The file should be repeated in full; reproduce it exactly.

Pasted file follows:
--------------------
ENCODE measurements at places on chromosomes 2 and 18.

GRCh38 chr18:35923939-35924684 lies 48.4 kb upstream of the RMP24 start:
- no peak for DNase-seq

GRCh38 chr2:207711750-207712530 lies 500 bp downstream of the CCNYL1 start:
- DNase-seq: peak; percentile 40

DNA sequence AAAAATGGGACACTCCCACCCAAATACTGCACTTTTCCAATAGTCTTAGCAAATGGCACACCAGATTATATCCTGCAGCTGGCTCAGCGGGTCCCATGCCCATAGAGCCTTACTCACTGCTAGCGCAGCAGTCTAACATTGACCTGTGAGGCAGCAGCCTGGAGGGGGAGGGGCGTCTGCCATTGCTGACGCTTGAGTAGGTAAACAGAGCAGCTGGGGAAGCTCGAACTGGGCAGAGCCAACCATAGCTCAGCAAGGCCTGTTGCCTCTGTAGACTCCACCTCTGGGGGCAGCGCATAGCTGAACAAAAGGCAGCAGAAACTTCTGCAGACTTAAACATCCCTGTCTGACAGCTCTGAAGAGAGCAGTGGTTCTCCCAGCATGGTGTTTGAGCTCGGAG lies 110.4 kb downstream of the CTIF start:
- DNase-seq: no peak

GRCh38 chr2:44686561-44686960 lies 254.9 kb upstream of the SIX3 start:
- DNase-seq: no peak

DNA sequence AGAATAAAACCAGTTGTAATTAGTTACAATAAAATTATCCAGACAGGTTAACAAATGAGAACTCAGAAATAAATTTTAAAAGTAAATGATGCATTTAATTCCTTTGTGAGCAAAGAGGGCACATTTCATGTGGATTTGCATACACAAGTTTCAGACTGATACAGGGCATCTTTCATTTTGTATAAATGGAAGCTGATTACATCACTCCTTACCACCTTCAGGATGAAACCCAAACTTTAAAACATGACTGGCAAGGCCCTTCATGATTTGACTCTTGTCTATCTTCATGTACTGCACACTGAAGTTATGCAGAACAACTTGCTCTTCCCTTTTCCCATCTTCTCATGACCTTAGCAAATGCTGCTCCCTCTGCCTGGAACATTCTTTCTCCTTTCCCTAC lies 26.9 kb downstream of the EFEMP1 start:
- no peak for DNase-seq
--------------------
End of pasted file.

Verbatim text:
ENCODE measurements at places on chromosomes 2 and 18.

GRCh38 chr18:35923939-35924684 lies 48.4 kb upstream of the RMP24 start:
- no peak for DNase-seq

GRCh38 chr2:207711750-207712530 lies 500 bp downstream of the CCNYL1 start:
- DNase-seq: peak; percentile 40

DNA sequence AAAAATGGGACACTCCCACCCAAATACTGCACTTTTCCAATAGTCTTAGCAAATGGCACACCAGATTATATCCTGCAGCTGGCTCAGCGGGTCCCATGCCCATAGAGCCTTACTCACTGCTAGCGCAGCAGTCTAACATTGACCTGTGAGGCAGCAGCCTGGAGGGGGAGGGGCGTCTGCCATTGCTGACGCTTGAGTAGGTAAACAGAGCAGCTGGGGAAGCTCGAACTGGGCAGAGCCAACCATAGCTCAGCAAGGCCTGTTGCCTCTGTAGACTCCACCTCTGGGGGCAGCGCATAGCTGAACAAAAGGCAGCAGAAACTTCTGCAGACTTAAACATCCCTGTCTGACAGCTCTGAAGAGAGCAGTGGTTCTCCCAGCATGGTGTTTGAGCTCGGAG lies 110.4 kb downstream of the CTIF start:
- DNase-seq: no peak

GRCh38 chr2:44686561-44686960 lies 254.9 kb upstream of the SIX3 start:
- DNase-seq: no peak

DNA sequence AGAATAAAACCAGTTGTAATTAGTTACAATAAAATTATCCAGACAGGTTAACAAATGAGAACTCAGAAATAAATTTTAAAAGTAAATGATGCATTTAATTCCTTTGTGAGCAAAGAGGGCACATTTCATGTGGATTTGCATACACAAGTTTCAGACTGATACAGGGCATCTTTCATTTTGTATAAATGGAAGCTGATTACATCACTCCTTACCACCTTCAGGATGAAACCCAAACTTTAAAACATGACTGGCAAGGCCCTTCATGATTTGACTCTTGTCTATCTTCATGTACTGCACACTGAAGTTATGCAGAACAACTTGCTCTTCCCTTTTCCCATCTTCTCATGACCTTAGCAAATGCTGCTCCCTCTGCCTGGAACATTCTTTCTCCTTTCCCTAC lies 26.9 kb downstream of the EFEMP1 start:
- no peak for DNase-seq